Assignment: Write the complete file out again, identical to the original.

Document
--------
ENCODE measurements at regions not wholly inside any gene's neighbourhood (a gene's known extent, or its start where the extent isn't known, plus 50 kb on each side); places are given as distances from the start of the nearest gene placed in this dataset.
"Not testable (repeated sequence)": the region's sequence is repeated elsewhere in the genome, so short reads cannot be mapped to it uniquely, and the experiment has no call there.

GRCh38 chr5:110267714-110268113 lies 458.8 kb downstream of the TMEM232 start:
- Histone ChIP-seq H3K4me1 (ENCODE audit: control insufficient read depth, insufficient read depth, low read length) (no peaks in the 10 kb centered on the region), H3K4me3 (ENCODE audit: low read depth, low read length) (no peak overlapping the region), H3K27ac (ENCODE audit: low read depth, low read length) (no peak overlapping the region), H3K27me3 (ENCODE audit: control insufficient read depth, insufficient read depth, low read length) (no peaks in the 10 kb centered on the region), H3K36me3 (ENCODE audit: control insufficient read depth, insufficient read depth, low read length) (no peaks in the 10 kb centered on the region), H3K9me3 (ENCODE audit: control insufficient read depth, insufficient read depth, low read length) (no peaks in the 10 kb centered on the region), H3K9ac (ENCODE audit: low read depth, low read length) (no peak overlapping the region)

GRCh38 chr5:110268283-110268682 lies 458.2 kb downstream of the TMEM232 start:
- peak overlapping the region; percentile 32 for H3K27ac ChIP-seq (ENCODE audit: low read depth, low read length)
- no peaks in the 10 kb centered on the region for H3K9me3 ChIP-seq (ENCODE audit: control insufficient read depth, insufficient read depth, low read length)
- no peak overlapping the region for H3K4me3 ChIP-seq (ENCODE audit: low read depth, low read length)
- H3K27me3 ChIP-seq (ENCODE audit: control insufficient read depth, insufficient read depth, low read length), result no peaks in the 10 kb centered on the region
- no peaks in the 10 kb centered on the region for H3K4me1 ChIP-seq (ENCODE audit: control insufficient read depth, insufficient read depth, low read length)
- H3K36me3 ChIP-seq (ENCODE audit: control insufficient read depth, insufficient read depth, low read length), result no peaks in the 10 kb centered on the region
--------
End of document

ENCODE measurements at regions not wholly inside any gene's neighbourhood (a gene's known extent, or its start where the extent isn't known, plus 50 kb on each side); places are given as distances from the start of the nearest gene placed in this dataset.
"Not testable (repeated sequence)": the region's sequence is repeated elsewhere in the genome, so short reads cannot be mapped to it uniquely, and the experiment has no call there.

GRCh38 chr5:110267714-110268113 lies 458.8 kb downstream of the TMEM232 start:
- Histone ChIP-seq H3K4me1 (ENCODE audit: control insufficient read depth, insufficient read depth, low read length) (no peaks in the 10 kb centered on the region), H3K4me3 (ENCODE audit: low read depth, low read length) (no peak overlapping the region), H3K27ac (ENCODE audit: low read depth, low read length) (no peak overlapping the region), H3K27me3 (ENCODE audit: control insufficient read depth, insufficient read depth, low read length) (no peaks in the 10 kb centered on the region), H3K36me3 (ENCODE audit: control insufficient read depth, insufficient read depth, low read length) (no peaks in the 10 kb centered on the region), H3K9me3 (ENCODE audit: control insufficient read depth, insufficient read depth, low read length) (no peaks in the 10 kb centered on the region), H3K9ac (ENCODE audit: low read depth, low read length) (no peak overlapping the region)

GRCh38 chr5:110268283-110268682 lies 458.2 kb downstream of the TMEM232 start:
- peak overlapping the region; percentile 32 for H3K27ac ChIP-seq (ENCODE audit: low read depth, low read length)
- no peaks in the 10 kb centered on the region for H3K9me3 ChIP-seq (ENCODE audit: control insufficient read depth, insufficient read depth, low read length)
- no peak overlapping the region for H3K4me3 ChIP-seq (ENCODE audit: low read depth, low read length)
- H3K27me3 ChIP-seq (ENCODE audit: control insufficient read depth, insufficient read depth, low read length), result no peaks in the 10 kb centered on the region
- no peaks in the 10 kb centered on the region for H3K4me1 ChIP-seq (ENCODE audit: control insufficient read depth, insufficient read depth, low read length)
- H3K36me3 ChIP-seq (ENCODE audit: control insufficient read depth, insufficient read depth, low read length), result no peaks in the 10 kb centered on the region